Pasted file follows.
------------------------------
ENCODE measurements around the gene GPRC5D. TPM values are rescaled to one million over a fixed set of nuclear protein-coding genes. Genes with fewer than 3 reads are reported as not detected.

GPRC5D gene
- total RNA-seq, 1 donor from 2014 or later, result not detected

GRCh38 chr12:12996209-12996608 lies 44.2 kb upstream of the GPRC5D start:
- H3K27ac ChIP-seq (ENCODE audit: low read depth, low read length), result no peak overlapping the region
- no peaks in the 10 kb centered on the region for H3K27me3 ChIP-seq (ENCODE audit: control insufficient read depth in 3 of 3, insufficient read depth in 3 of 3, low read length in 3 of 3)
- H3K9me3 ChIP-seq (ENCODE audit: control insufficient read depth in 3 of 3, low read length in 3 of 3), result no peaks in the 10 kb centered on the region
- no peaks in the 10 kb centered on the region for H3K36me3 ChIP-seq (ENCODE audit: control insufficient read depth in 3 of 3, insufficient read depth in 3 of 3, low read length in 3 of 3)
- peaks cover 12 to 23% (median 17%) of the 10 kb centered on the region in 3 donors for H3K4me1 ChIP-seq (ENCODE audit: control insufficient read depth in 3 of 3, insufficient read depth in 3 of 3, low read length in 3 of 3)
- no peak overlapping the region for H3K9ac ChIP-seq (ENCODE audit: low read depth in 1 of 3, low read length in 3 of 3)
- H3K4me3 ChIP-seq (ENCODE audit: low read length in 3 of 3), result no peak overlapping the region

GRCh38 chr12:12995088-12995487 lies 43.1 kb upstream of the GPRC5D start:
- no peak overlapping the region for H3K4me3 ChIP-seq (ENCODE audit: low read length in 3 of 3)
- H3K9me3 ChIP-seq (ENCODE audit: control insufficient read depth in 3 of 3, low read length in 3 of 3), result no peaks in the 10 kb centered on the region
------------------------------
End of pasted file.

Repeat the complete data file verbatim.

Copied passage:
ENCODE measurements around the gene GPRC5D. TPM values are rescaled to one million over a fixed set of nuclear protein-coding genes. Genes with fewer than 3 reads are reported as not detected.

GPRC5D gene
- total RNA-seq, 1 donor from 2014 or later, result not detected

GRCh38 chr12:12996209-12996608 lies 44.2 kb upstream of the GPRC5D start:
- H3K27ac ChIP-seq (ENCODE audit: low read depth, low read length), result no peak overlapping the region
- no peaks in the 10 kb centered on the region for H3K27me3 ChIP-seq (ENCODE audit: control insufficient read depth in 3 of 3, insufficient read depth in 3 of 3, low read length in 3 of 3)
- H3K9me3 ChIP-seq (ENCODE audit: control insufficient read depth in 3 of 3, low read length in 3 of 3), result no peaks in the 10 kb centered on the region
- no peaks in the 10 kb centered on the region for H3K36me3 ChIP-seq (ENCODE audit: control insufficient read depth in 3 of 3, insufficient read depth in 3 of 3, low read length in 3 of 3)
- peaks cover 12 to 23% (median 17%) of the 10 kb centered on the region in 3 donors for H3K4me1 ChIP-seq (ENCODE audit: control insufficient read depth in 3 of 3, insufficient read depth in 3 of 3, low read length in 3 of 3)
- no peak overlapping the region for H3K9ac ChIP-seq (ENCODE audit: low read depth in 1 of 3, low read length in 3 of 3)
- H3K4me3 ChIP-seq (ENCODE audit: low read length in 3 of 3), result no peak overlapping the region

GRCh38 chr12:12995088-12995487 lies 43.1 kb upstream of the GPRC5D start:
- no peak overlapping the region for H3K4me3 ChIP-seq (ENCODE audit: low read length in 3 of 3)
- H3K9me3 ChIP-seq (ENCODE audit: control insufficient read depth in 3 of 3, low read length in 3 of 3), result no peaks in the 10 kb centered on the region